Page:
When an insect like the Asian citrus psyllid is introduced into a new environment free of predators, it can become an unwanted pest. Introducing a natural predator to that environment a process called biocontrol can help reduce populations of the pest. Tamarixia:
A tiny, stingless wasp called Tamarixia radiata is a natural predator of the Asian citrus psyllid and can help lower populations of the pest, thereby protecting your citrus tree. This tiny wasp no bigger than the period at the end of this sentence is harmless to humans and pets, but it feeds on young Asian citrus psyllids preventing them from reaching adulthood.
Trained teams of researchers and entomologists are releasing Tamarixia onto citrus trees in some residential areas of Southern California and are monitoring its effectiveness. This activity has no cost to the homeowners.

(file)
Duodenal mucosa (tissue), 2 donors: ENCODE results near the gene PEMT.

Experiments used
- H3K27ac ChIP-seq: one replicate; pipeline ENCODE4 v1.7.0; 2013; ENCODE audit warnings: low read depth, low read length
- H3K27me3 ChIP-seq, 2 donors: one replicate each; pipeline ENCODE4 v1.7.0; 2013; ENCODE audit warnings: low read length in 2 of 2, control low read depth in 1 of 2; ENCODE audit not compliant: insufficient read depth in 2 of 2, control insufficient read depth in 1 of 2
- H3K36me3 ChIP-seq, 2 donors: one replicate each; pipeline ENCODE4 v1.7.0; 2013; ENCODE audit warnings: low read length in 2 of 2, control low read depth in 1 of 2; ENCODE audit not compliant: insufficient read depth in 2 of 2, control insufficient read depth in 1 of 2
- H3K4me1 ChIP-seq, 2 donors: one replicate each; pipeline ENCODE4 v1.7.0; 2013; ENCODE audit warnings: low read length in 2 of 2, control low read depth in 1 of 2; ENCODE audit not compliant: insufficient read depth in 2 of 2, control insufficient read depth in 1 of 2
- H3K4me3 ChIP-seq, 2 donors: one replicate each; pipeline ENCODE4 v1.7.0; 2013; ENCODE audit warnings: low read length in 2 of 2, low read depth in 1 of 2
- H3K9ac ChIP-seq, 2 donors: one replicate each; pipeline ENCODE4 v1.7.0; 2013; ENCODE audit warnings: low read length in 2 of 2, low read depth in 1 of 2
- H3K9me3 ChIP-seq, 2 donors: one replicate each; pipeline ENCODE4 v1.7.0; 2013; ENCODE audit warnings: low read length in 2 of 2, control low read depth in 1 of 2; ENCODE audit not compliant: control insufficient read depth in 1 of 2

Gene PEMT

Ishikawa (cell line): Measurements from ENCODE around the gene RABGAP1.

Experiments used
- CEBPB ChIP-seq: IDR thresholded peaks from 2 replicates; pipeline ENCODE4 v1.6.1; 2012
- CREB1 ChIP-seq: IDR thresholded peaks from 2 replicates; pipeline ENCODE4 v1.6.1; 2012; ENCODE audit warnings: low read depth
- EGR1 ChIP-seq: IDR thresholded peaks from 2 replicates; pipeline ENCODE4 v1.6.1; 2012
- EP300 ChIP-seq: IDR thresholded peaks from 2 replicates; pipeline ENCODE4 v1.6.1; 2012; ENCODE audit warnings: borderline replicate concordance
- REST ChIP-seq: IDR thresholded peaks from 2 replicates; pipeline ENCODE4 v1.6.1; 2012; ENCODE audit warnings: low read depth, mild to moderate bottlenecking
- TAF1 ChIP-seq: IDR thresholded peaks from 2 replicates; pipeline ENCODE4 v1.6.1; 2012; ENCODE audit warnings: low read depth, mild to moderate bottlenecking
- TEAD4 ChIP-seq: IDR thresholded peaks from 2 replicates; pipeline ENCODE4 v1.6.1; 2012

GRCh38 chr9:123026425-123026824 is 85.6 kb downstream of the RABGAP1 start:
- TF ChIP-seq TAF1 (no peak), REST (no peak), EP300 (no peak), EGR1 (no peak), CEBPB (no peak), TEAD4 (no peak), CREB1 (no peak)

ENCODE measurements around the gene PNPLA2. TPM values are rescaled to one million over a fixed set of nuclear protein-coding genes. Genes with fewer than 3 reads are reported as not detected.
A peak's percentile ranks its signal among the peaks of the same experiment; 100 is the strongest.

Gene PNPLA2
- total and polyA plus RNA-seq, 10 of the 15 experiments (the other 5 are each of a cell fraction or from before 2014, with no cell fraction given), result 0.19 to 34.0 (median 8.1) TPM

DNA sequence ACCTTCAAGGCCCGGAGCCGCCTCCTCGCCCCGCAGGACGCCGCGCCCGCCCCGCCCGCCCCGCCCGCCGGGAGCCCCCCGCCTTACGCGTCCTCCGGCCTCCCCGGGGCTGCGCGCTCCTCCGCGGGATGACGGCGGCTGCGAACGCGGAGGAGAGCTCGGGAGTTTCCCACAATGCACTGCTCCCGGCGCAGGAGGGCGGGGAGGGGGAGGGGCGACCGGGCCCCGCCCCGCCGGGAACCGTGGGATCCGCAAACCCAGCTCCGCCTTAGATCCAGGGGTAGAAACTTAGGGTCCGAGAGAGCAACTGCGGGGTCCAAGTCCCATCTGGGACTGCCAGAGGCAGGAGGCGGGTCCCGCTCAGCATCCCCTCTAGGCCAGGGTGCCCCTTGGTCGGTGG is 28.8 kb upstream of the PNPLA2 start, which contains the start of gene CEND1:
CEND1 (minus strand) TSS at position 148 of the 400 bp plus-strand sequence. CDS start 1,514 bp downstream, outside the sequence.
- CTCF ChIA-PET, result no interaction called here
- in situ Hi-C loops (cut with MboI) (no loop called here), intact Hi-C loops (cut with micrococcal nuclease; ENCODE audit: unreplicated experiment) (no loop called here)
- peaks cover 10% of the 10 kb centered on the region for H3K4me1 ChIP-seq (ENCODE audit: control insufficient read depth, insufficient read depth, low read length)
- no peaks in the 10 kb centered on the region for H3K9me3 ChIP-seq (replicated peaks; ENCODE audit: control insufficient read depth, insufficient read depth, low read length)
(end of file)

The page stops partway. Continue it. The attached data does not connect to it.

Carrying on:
One way owners of citrus trees can help improve the effectiveness of Tamarixia is by placing ant bait around citrus trees and keeping trees well pruned. Ants can interfere with beneficial insects like Tamarixia and actually protect harmful pests like the Asian citrus psyllid. Visit a local nursery or home and garden center to learn about ant bait that can help.
Biological control is a means of reducing populations of an unwanted pest, like the Asian citrus psyllid, by using another insect that is a natural predator or parasite. In Asia, where the psyllid originates, a tiny, stingless wasp called Tamarixia naturally preys on the Asian citrus psyllid, which prevents it from spreading unrestrained. Here in California backyards, this form of biological control is a great tool for lowering populations of the Asian citrus psyllid, although it’s not a solution on its own. Learn about other actions that help protect against the Asian citrus psyllid and what you can do to help.
The use of Tamarixia in California is a cooperative effort of the University of California, Citrus Research Board, United States Department of Agriculture and California Department of Food and Agriculture. Researchers are currently exploring the effectiveness of another beneficial insect called Diaphorencyrtus aligarhensis for controlling the Asian citrus psyllid. To learn more about biological control, visit some of the websites listed on the Other Resources page.